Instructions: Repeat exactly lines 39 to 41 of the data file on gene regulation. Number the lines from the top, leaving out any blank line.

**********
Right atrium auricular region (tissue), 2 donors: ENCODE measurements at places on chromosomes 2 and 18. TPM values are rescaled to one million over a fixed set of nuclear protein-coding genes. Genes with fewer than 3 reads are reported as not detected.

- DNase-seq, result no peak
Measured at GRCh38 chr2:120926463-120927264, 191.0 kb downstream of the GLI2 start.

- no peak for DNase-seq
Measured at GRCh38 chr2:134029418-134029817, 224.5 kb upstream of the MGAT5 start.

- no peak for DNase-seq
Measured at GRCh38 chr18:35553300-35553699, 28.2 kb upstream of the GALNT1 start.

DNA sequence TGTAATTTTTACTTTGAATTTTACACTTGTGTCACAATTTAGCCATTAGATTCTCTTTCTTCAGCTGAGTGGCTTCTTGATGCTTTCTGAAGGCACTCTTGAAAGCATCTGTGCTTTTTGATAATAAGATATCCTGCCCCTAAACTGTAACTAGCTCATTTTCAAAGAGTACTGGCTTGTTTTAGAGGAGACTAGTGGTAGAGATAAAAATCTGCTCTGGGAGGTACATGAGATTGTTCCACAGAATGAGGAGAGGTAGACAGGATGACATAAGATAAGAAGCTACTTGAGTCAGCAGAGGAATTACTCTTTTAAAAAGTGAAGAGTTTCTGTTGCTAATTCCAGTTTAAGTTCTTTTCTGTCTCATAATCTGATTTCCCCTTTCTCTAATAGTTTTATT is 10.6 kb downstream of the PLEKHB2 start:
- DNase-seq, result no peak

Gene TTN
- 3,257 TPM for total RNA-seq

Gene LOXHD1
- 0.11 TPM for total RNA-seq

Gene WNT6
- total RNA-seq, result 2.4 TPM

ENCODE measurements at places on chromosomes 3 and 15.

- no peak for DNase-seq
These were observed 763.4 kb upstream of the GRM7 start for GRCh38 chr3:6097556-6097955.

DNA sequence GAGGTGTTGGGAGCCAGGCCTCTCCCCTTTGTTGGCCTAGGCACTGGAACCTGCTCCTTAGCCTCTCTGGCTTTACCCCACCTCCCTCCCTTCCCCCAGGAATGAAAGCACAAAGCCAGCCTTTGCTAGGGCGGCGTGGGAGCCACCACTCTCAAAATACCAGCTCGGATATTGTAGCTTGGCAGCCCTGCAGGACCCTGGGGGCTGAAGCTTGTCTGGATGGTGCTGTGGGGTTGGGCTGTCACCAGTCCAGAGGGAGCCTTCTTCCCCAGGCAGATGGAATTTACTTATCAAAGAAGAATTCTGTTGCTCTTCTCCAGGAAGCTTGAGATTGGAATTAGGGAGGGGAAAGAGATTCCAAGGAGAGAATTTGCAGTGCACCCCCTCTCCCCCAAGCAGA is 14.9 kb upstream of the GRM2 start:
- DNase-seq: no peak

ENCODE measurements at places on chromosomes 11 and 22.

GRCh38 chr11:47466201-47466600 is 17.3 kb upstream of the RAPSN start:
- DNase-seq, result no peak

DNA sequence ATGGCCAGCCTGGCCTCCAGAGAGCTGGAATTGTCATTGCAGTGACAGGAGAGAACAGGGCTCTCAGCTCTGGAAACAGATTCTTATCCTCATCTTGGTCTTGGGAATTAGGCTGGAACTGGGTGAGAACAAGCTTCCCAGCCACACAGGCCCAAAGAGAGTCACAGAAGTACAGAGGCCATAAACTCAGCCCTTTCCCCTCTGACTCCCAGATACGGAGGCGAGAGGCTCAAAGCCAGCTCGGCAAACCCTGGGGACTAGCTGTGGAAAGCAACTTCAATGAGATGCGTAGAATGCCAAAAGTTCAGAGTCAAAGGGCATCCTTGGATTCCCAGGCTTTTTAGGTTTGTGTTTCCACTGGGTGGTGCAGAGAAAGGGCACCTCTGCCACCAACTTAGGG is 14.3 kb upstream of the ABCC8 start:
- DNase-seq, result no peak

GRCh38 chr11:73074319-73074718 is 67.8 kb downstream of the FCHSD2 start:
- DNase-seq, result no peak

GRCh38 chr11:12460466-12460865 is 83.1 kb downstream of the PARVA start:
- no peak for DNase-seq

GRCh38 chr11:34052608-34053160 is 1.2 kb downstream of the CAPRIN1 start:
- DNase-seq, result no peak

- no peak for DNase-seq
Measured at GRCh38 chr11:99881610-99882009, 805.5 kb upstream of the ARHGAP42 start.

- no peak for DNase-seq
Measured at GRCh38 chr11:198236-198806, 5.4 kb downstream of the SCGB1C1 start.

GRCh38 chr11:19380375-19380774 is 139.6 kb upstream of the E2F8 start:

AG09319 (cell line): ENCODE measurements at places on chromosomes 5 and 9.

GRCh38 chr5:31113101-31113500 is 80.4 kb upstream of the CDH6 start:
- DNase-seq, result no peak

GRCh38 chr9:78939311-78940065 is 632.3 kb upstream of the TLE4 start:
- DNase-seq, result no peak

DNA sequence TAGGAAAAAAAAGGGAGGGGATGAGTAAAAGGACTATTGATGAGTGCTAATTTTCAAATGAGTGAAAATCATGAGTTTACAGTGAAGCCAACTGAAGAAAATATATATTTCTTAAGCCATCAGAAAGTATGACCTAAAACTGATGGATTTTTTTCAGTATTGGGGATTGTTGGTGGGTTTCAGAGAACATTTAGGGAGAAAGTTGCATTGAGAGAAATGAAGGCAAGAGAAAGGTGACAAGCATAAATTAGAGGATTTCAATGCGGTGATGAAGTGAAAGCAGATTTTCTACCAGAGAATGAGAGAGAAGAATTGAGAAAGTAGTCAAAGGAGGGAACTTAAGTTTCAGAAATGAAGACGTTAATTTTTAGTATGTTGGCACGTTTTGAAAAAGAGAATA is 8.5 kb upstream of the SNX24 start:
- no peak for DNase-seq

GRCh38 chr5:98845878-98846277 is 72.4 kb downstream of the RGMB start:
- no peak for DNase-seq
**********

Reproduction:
- DNase-seq, result no peak

GRCh38 chr9:78939311-78940065 is 632.3 kb upstream of the TLE4 start:
- DNase-seq, result no peak